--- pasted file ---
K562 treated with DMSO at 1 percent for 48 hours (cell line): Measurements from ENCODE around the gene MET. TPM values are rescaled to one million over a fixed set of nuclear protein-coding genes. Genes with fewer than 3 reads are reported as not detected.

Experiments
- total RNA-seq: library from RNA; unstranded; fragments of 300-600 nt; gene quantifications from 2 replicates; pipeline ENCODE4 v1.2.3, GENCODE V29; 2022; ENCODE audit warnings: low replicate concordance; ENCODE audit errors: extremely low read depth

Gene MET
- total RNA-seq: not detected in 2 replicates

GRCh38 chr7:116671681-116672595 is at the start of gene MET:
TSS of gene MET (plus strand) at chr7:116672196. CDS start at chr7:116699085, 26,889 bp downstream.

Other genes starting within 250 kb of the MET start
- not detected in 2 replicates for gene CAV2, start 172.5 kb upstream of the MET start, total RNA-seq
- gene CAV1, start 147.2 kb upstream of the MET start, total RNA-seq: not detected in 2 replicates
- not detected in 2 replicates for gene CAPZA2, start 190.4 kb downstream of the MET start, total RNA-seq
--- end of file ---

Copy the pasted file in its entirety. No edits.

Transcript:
K562 treated with DMSO at 1 percent for 48 hours (cell line): Measurements from ENCODE around the gene MET. TPM values are rescaled to one million over a fixed set of nuclear protein-coding genes. Genes with fewer than 3 reads are reported as not detected.

Experiments
- total RNA-seq: library from RNA; unstranded; fragments of 300-600 nt; gene quantifications from 2 replicates; pipeline ENCODE4 v1.2.3, GENCODE V29; 2022; ENCODE audit warnings: low replicate concordance; ENCODE audit errors: extremely low read depth

Gene MET
- total RNA-seq: not detected in 2 replicates

GRCh38 chr7:116671681-116672595 is at the start of gene MET:
TSS of gene MET (plus strand) at chr7:116672196. CDS start at chr7:116699085, 26,889 bp downstream.

Other genes starting within 250 kb of the MET start
- not detected in 2 replicates for gene CAV2, start 172.5 kb upstream of the MET start, total RNA-seq
- gene CAV1, start 147.2 kb upstream of the MET start, total RNA-seq: not detected in 2 replicates
- not detected in 2 replicates for gene CAPZA2, start 190.4 kb downstream of the MET start, total RNA-seq